The former lover of Nina Wang, the Hong Kong property tycoon who was once Asia's richest woman, has been sentenced to 12 years in prison after being found guilty of forging her will.
Peter Chan's attempt to pass himself off as the sole beneficiary of Wang's estimated $10.7bn (£7.13bn) estate was "shameless, wicked and born of unparalleled greed," said Hong Kong high court judge Justice Andrew Macrae.
Wang died of cancer in 2007 at the age of 69. She had achieved fame and immense wealth with her property company Chinachem, which she inherited from her husband Teddy Wang when he was kidnapped in 1990. He was never found, despite his family paying a $33m ransom.
Charges were brought against Chan in 2011, after a court ruled that a will which left Chinachem Group to him was a forgery.
The trial became a sensation in the territory, and led to a stream of salacious revelations about their unlikely affair. Wang was two decades older than Chan and was known as "Little Sweetie" for her trademark pigtails and cute outfits.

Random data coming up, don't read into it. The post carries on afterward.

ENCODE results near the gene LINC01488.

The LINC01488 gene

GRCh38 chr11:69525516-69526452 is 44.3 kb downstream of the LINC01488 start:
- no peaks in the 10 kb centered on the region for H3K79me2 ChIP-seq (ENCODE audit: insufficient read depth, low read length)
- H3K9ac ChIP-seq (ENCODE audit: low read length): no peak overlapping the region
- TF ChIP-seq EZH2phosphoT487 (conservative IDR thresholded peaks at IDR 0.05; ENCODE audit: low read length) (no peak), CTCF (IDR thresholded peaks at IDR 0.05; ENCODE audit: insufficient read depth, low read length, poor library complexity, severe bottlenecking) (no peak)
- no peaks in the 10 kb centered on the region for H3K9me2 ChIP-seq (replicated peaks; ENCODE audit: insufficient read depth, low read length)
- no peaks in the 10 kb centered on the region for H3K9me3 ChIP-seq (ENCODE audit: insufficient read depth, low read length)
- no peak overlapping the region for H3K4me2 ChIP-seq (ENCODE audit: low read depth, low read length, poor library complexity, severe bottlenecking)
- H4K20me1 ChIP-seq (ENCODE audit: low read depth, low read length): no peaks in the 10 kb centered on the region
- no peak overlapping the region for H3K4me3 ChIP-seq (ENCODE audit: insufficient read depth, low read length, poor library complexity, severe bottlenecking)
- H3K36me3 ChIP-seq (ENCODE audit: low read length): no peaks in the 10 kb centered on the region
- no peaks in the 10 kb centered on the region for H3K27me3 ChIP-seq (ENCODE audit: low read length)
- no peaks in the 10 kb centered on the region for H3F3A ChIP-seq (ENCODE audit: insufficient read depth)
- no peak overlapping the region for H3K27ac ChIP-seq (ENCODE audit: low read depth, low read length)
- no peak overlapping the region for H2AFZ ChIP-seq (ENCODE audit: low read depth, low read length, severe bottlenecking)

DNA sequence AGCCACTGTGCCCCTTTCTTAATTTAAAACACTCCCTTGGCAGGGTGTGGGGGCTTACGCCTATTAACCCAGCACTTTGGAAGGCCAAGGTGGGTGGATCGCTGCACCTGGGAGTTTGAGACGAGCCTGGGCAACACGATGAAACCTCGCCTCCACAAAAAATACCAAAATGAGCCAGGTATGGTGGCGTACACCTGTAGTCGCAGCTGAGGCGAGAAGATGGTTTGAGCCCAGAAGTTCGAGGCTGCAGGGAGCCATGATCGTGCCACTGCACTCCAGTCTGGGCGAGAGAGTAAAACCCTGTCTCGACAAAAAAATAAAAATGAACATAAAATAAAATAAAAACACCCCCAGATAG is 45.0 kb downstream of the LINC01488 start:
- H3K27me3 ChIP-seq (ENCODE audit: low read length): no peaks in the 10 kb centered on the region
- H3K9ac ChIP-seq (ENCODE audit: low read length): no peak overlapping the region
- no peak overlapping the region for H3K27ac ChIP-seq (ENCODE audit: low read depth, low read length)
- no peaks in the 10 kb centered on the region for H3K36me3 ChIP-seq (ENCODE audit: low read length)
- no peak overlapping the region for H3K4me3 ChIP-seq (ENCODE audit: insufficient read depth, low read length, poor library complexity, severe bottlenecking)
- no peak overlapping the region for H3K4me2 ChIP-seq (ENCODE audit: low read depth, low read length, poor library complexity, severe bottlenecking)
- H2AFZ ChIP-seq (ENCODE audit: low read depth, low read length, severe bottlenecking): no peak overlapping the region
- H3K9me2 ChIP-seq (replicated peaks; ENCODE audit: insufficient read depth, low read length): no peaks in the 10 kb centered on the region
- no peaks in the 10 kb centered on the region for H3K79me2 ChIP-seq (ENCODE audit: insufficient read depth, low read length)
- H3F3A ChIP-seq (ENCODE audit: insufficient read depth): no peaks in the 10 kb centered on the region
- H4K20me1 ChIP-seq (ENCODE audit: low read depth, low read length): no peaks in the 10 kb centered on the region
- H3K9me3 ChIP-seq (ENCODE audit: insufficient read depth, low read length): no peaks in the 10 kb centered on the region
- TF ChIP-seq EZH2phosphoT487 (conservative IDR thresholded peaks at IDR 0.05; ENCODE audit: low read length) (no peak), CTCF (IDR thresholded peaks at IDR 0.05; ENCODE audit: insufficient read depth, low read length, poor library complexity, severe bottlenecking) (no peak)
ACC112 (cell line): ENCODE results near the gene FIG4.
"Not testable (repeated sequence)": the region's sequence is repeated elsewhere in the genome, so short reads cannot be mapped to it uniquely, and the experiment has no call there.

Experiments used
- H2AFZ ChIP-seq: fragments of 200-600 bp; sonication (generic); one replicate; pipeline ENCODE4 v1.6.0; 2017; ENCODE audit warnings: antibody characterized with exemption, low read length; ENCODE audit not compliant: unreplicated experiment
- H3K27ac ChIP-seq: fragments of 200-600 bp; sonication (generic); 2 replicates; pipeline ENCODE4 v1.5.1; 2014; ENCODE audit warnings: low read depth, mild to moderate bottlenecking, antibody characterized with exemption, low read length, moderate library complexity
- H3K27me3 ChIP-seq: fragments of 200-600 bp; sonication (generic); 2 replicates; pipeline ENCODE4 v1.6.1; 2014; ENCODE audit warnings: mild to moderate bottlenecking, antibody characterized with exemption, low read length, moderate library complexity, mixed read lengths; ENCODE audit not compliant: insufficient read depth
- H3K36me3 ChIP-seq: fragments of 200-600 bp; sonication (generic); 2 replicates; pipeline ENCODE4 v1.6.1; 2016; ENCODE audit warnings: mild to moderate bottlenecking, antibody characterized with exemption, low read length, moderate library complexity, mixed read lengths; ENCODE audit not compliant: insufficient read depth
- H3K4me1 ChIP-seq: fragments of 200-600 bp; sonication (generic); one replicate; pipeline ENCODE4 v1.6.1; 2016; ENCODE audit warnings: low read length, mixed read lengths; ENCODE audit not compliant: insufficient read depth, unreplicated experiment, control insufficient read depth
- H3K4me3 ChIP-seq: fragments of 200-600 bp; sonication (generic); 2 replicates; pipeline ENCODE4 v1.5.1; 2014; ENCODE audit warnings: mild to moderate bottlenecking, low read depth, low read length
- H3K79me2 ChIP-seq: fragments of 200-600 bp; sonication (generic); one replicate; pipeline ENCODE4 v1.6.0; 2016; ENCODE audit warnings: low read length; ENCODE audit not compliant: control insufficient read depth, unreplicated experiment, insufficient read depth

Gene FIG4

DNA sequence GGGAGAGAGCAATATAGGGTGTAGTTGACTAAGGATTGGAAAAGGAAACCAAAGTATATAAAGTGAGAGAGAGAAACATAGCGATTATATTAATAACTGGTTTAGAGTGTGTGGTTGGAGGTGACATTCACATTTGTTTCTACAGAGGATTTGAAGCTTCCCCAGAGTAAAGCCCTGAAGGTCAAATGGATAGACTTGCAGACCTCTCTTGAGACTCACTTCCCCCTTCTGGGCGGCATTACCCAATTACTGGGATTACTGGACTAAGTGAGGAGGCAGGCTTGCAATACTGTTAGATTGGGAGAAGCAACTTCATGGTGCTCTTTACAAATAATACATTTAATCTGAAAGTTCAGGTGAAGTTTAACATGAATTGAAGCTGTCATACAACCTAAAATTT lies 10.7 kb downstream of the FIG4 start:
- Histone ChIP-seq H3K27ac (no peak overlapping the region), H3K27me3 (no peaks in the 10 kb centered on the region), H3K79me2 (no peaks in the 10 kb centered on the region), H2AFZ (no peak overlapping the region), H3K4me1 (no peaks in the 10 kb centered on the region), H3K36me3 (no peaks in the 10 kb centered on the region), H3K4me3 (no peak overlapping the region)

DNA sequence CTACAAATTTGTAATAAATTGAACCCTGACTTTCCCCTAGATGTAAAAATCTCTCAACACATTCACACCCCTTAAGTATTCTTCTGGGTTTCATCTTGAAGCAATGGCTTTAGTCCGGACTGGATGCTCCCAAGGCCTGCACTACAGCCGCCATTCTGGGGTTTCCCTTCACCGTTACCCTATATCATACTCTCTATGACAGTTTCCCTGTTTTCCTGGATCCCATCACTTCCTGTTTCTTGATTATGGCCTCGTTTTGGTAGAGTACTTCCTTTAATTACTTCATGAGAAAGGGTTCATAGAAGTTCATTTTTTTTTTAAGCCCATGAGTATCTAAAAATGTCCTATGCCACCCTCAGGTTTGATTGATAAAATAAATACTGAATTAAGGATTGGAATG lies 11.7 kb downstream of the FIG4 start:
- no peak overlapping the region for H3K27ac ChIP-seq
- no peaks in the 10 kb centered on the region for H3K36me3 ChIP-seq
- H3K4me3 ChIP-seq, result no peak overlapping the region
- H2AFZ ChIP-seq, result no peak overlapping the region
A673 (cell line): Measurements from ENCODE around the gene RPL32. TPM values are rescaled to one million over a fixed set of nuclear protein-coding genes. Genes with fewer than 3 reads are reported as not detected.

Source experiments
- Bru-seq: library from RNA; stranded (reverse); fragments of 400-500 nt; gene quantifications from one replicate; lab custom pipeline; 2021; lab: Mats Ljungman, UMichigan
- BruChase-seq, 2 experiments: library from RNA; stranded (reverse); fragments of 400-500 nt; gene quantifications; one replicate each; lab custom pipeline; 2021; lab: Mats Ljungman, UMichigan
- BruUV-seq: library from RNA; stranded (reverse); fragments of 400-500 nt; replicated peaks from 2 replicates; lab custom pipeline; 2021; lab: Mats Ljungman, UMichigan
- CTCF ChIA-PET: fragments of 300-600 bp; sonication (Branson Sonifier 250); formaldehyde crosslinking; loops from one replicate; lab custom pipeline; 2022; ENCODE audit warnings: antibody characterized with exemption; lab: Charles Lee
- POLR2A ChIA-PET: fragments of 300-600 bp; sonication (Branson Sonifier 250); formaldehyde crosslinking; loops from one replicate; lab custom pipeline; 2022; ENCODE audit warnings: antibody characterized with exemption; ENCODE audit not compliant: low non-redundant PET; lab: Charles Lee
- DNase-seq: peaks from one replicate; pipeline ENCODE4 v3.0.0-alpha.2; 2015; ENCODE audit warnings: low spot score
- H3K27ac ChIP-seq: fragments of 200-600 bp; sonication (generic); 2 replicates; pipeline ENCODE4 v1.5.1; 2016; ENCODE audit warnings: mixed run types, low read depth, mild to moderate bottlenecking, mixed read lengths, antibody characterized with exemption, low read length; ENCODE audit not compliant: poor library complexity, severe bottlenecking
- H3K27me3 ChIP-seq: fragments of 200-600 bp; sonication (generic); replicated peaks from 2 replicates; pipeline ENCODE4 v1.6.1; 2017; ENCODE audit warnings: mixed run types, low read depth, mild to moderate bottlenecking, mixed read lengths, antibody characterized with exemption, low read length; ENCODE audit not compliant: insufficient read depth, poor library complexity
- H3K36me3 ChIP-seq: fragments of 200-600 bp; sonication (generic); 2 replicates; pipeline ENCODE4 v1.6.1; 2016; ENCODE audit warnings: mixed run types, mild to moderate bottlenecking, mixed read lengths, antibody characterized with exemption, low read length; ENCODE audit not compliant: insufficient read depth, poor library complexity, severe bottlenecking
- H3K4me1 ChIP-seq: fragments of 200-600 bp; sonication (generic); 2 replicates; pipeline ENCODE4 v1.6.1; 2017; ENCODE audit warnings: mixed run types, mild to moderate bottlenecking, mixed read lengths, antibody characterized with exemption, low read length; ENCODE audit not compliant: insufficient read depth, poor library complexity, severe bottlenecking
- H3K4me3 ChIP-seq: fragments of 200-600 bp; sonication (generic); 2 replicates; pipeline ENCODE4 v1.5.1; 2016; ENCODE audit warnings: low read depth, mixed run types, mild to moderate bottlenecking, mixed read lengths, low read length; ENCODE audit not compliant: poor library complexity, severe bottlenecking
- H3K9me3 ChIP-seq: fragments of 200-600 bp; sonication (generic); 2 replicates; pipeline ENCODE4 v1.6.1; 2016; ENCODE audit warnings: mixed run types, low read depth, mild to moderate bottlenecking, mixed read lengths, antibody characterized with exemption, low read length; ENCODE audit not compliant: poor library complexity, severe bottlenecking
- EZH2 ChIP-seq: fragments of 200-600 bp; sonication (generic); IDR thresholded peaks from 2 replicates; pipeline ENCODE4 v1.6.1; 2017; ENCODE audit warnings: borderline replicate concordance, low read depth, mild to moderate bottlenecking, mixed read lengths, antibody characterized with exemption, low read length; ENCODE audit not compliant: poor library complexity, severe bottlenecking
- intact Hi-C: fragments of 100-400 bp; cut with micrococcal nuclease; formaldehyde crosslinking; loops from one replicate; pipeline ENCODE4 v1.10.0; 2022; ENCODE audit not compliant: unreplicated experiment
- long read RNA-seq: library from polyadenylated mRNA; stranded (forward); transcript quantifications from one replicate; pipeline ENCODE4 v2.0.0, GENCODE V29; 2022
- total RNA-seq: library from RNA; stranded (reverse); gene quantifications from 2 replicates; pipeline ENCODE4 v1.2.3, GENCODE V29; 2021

The pair met in 1992 when Wang sought out a feng shui master to find her missing husband. Chan, 53, who changed his name from Tony after converting to Christianity was a former feng shui master.
He was a married father-of-three, who had worked as a waiter, bartender, machinery salesman and market researcher.
Clever and beguiling charlatan
The court was shown videos of the pair kissing and caressing by Chan's lawyers in an attempt to prove that their relationship was genuine.
But the judge said that Chan, not content with the $387m Wang had given him while she was alive, had decided to claim her entire estate.
He was convicted of forgery and using a false instrument and sentenced to 12 years on each count, to be served concurrently.
"I have no doubt you are nothing more than a clever and beguiling charlatan," Macrae said.
He said Chan's forgery would have cheated the charitable foundation that Wang and her late husband founded and cost it millions in legal fees.
"Instead of benefiting mankind as Nina Wang wanted, the only one to benefit would have been you," the judge said.
In an earlier ruling, a judge upheld a separate will that bestowed the fortune on Wang's Chinachem Charitable Foundation.